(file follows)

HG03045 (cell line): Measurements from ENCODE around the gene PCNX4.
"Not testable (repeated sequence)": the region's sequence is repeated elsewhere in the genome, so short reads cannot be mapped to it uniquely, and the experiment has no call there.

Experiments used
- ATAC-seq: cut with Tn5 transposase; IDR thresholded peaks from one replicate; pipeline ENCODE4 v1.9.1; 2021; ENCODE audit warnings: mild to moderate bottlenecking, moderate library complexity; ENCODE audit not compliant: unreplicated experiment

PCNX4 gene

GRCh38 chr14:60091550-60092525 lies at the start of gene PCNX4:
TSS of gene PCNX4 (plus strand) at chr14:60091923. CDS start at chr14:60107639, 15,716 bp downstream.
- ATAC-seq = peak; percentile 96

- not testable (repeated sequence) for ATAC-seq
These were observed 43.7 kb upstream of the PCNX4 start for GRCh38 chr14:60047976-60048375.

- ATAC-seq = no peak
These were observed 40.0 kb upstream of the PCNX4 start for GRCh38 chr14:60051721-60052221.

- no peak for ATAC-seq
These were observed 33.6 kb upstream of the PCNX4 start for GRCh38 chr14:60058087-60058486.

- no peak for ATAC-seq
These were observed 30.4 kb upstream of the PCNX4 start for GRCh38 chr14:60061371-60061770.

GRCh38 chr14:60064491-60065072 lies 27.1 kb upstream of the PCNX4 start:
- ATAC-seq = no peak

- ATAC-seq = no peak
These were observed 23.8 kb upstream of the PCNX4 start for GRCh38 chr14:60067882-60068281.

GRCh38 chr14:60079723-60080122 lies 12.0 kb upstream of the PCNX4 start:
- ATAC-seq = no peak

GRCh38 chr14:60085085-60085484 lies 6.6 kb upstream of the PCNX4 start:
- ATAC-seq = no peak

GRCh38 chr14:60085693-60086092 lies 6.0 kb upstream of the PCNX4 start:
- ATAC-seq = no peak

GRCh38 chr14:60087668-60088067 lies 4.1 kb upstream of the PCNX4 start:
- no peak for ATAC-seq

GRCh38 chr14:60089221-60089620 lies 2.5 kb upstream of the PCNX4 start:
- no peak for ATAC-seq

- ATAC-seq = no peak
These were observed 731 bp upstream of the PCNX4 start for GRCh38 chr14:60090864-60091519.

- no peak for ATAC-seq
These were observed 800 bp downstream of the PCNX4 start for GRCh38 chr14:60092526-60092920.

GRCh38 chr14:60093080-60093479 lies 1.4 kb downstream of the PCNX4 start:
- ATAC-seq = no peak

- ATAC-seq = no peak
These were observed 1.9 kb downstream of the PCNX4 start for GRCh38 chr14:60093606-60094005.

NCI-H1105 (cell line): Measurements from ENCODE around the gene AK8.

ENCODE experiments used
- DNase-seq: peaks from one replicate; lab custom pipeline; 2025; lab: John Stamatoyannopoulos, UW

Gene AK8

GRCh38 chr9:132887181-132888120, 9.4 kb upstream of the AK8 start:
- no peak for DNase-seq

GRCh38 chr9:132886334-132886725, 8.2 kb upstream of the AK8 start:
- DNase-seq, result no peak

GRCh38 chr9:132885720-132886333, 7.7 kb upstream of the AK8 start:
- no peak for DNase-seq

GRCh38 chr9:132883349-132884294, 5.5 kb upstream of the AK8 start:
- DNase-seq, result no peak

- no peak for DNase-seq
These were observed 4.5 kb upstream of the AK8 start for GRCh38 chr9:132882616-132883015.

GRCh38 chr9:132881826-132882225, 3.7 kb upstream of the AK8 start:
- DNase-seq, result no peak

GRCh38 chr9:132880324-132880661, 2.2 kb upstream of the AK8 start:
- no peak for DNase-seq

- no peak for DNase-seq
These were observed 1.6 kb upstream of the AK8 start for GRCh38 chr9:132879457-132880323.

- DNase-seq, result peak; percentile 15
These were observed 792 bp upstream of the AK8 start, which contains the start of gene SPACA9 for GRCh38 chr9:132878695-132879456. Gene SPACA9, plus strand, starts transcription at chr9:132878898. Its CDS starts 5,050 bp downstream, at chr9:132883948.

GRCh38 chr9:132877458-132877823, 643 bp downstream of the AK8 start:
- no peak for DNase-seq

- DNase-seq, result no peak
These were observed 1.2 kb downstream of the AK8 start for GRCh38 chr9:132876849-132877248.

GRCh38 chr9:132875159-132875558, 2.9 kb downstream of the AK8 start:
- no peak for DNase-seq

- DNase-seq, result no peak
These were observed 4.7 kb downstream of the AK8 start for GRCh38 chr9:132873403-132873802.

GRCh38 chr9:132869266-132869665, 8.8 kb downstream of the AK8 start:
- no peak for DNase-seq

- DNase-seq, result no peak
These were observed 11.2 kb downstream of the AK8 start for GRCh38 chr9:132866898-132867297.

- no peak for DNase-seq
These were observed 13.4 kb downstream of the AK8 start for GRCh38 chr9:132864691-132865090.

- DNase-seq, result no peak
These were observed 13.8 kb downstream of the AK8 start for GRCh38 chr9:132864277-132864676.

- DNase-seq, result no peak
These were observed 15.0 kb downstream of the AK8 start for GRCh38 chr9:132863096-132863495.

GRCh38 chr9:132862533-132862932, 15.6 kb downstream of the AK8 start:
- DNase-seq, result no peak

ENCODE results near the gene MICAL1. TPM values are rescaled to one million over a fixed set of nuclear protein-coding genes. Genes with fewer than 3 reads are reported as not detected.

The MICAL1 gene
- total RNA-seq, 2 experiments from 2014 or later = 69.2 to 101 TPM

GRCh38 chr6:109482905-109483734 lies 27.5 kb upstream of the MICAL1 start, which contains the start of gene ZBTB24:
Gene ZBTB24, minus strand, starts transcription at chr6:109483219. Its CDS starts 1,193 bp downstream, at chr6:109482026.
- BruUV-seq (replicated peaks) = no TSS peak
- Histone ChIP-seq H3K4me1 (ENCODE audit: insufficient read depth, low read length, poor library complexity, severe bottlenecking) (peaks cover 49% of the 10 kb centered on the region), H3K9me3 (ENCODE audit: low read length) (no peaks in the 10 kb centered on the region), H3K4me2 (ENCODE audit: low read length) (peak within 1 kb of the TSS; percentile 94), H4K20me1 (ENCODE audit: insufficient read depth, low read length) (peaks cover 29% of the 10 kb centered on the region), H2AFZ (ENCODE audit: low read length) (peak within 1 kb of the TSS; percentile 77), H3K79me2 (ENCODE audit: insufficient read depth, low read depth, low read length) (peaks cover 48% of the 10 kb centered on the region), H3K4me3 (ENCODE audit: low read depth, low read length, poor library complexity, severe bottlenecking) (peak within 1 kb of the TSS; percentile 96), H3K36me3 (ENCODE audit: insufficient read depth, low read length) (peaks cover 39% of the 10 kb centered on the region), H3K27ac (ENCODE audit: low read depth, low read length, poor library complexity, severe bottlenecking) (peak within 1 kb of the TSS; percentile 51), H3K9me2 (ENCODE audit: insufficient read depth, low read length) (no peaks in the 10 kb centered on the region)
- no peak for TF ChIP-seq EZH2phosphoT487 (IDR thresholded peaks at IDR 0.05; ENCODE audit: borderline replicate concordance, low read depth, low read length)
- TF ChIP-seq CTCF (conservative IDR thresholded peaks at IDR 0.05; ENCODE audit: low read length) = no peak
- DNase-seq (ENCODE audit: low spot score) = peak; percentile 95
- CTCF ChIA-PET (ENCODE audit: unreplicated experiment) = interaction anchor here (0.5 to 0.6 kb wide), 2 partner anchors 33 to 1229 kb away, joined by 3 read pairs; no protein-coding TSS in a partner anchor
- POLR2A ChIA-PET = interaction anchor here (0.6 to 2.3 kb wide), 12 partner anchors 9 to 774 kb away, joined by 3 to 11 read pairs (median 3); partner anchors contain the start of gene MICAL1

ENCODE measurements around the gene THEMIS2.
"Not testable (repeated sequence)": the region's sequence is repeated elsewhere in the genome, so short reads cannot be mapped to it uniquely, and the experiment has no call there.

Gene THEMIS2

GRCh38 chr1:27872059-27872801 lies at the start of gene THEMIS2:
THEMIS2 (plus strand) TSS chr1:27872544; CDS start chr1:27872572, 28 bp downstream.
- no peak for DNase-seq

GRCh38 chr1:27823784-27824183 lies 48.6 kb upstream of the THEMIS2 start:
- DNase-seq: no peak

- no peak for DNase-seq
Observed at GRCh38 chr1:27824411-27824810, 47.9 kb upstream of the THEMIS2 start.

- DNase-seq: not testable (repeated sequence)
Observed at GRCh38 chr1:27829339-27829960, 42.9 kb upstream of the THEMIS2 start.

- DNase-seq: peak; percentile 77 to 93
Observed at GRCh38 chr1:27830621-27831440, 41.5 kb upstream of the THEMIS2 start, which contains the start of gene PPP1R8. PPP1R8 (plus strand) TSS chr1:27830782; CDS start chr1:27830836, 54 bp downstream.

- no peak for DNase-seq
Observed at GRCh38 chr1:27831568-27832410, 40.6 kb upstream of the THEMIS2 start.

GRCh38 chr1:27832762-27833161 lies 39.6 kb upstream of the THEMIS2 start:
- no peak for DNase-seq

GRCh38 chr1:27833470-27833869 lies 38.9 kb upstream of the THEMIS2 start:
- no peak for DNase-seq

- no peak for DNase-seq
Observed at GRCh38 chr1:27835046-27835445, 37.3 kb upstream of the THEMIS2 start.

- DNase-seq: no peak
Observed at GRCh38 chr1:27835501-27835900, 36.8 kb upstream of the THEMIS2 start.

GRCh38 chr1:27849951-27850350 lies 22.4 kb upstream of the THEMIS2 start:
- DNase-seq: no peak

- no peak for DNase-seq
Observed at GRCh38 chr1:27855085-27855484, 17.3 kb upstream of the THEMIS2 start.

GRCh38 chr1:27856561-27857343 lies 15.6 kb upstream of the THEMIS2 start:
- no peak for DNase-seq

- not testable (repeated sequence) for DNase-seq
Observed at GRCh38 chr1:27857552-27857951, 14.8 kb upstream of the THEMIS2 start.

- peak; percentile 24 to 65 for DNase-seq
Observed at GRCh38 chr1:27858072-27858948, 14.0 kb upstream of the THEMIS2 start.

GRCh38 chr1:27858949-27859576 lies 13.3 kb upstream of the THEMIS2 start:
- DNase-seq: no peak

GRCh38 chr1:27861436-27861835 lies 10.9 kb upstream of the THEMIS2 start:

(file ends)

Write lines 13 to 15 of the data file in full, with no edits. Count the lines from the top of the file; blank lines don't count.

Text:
- no peak for ATAC-seq
These were observed 33.6 kb upstream of the PCNX4 start for GRCh38 chr14:60058087-60058486.

- no peak for ATAC-seq